There always seems to be at least one type of food everyone talks about.
I’m sure you’ve come across them at some point. Bacon, avocado, pumpkin… they’re just a few examples of foods that have had their time in the spotlight. Heck, many of them still have a spotlight pointed at them.
And, really, can most of us be blamed for trying them? For wanting to know what all the fuss is about?
Curiosity is, after all, a strong emotion in a person.
There aren’t too many foods that I’ve tried because of their popularity. I usually base my recipes on what looks good, or on an ingredient that I happen to have on hand.
But spaghetti squash… that was one that I kept seeing in recipes and in food blogs. And, eventually, the people in my life started talking about it, too.
I ended up with an odd sort of curiosity. On the one hand, the idea of squash that could be compared to spaghetti was just something I couldn’t wrap my head around. I couldn’t imagine the taste would be similar, and I had a hard time picturing how it went from looking like a squash to looking like noodles.
So, when my brother’s girlfriend offered me one that had come from her parents’ garden, I decided to give it a shot. Everyone talked about how good it was, so it couldn’t be too bad, right?
Now, here comes the confession that has earned me a lot of skeptical looks: I really didn’t like it. At all.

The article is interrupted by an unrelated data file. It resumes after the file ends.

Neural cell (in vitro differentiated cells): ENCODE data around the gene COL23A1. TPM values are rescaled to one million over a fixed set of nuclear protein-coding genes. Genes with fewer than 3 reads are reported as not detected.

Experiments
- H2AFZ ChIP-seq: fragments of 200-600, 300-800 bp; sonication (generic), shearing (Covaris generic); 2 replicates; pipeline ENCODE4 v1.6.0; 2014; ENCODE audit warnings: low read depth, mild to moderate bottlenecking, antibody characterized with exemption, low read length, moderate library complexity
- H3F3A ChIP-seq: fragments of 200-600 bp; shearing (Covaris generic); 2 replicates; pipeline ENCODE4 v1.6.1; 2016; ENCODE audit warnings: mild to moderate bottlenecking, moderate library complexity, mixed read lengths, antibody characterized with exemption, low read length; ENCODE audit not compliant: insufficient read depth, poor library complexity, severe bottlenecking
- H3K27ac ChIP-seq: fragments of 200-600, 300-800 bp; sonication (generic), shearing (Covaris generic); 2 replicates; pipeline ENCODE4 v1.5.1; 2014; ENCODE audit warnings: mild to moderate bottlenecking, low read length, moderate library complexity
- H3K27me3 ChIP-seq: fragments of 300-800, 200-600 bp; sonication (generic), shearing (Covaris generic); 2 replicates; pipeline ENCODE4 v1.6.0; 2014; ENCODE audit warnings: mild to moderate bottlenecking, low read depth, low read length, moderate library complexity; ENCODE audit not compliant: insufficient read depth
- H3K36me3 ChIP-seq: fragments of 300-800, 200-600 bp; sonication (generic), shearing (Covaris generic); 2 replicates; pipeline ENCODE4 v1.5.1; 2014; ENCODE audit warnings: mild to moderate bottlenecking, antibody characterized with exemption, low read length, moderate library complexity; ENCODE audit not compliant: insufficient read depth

Well, okay, I didn’t hate it. I did eat about a serving of it. Not nearly enough of it to have been worth cooking it, but enough to say I gave it a fair shot.
I will admit, though, that it was fairly easy to make. I just roasted the whole squash in the oven, cut it in half, took out the seeds, and removed the fleshy part with a fork.
I tried it two ways. First, I tossed it in butter, salt, and pepper. After finding I didn’t like the taste of the squash itself, I tried adding some cheese. It didn’t help much.
I ended up throwing most of it away, unfortunately. It felt like such a waste, but I knew it wouldn’t get used or eaten if I kept it.
And now, whenever I tell people that I don’t like it, all I hear is, “But it’s so good!” or “Well, how did you make it? Maybe you should try making it a different way.”
My answer for that second reaction is this: If I didn’t like the taste of the squash itself, what would be the point in trying a different recipe? All I would be doing is finding a sauce or something to drown the taste of the squash, which kind of defeats the purpose of making the squash in the first place.
So, I won’t be making spaghetti squash again. Instead, I’ll be one of those apparently rare people who really dislikes a food that seems to be very popular.
How about you? Have you ever tried a popular food only to find out that you don’t like it?